Shuttered small businesses should use this enforced downtime to take a good hard look at themselves.
In many cases the current coronavirus crisis is only exacerbating, not causing, their future collapse. Just ask any overworked accountant at the moment.
Now I know it’s almost un-Australian to criticise the “engine room of the economy”; the 2.2 million small enterprises which employ almost half our workforce.
While government, banks and employees are all keen to do everything to ensure all businesses can snap back, not all can or should.
The hospitality sector, for example, had continuously argued that they were on such low margins that they could not even afford to pay their workers the correct wages.
“Too high, too complex,” they argued. Well now they have plenty of time to catch up on the correct awards and check the books to see what they should be paying and, more crucially, if they can afford to pay it.
Some greedy landlords might be on the back foot for the moment, but they will eventually return to their bad old ways of hiking rents and letting tenants close.
In the new economic order maybe we have to question whether we really need so many cafes, restaurants, hairdressers, massage therapists, nail salons and the like.
And we definitely have to wonder just how many eyebrow shaping salons our population can sustain.
The move to these service industries came at the expense of brick and mortar shops. Small and large, they were already suffering a retail apocalypse before the current health crisis or the earlier bushfire crisis.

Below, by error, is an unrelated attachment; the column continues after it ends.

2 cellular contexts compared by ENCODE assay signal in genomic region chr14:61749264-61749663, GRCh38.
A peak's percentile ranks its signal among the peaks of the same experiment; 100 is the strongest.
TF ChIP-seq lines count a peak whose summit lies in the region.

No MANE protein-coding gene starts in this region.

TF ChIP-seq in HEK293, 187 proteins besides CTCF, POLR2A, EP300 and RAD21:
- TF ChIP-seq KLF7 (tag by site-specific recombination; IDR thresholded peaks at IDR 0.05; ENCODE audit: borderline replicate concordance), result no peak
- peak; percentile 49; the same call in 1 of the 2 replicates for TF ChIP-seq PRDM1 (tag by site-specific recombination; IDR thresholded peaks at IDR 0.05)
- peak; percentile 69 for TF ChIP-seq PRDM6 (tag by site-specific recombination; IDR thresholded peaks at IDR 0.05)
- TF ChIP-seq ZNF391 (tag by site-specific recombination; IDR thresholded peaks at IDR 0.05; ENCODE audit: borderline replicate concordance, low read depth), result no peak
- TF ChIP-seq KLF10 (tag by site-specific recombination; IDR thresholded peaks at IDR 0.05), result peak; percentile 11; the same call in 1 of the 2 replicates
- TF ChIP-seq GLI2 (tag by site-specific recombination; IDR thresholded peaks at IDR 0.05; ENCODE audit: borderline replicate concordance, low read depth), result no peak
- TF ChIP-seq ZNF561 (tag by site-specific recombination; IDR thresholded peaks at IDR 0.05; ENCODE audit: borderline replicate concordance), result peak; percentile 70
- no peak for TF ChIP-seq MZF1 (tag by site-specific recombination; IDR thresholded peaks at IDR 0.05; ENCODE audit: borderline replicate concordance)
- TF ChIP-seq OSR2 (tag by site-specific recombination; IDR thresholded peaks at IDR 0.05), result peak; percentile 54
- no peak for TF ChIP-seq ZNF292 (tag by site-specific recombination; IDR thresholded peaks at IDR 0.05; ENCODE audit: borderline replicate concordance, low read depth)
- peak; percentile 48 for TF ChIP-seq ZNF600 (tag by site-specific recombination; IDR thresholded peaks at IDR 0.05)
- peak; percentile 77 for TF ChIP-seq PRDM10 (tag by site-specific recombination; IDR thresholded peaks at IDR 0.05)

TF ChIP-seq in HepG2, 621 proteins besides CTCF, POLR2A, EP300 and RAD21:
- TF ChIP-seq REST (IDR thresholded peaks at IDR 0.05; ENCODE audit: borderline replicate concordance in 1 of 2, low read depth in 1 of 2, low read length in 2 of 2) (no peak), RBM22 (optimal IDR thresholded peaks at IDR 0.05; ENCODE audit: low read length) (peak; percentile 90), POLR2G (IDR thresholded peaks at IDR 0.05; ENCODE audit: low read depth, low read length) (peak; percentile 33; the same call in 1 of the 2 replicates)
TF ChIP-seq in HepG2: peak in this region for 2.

After this enforced isolation that downturn will only escalate.
Pity the poor frock shops. What on earth will happen to an entire season’s worth of fashion that was not worn and will be dated by the time they reopen?
When I started The Small Business Show on the Nine Network 25 years ago, the huge number of struggling hairdressers was a regular feature.
Their inability to attract workers has only worsened and the same problem persists. Just because you are handy with a pair of scissors does not mean you can open and run your own establishment successfully.
God forbid we should admit that not everyone is cut out to run their own business; that the dream of being our own boss can in fact be a nightmare.
Traditionally some 60% of all small businesses are estimated to fail within the first three years and we don’t want that number escalating.
When a local cafe near me announced its accountant had advised it to close at the outset of the crisis, I encouraged neighbours to shops at stores they wanted to see survive at the end of this.
But despite all the current goodwill it is not clear just how much consumers are willing to pay to support their local businesses.
The Made In Australia campaign was a prime example of shoppers claiming they would prefer to buy home grown produce while in reality opting for the cheapest option even if it was sourced offshore.
Nowhere will this be crystalised more than in one of the hardest hit and over serviced sectors: restaurants.
This week Restaurant and Catering Australia CEO Wes Lambert said he held fears for 25% of the 47,000 odd restaurants nationwide, leading to the headline in the Good Food section that “12,000 restaurants may shut for good”.
Fewer restaurants means less competition and higher prices, a similar argument to the one playing out in the airline sector.
Just like the small businesses themselves, we’ll all have to do the sums and work out just who we can afford to save in the new economy.
Inevitably new business will be created to replace those that are lost and the jobs that go with them. Hopefully not all will be in the low paying gig economy.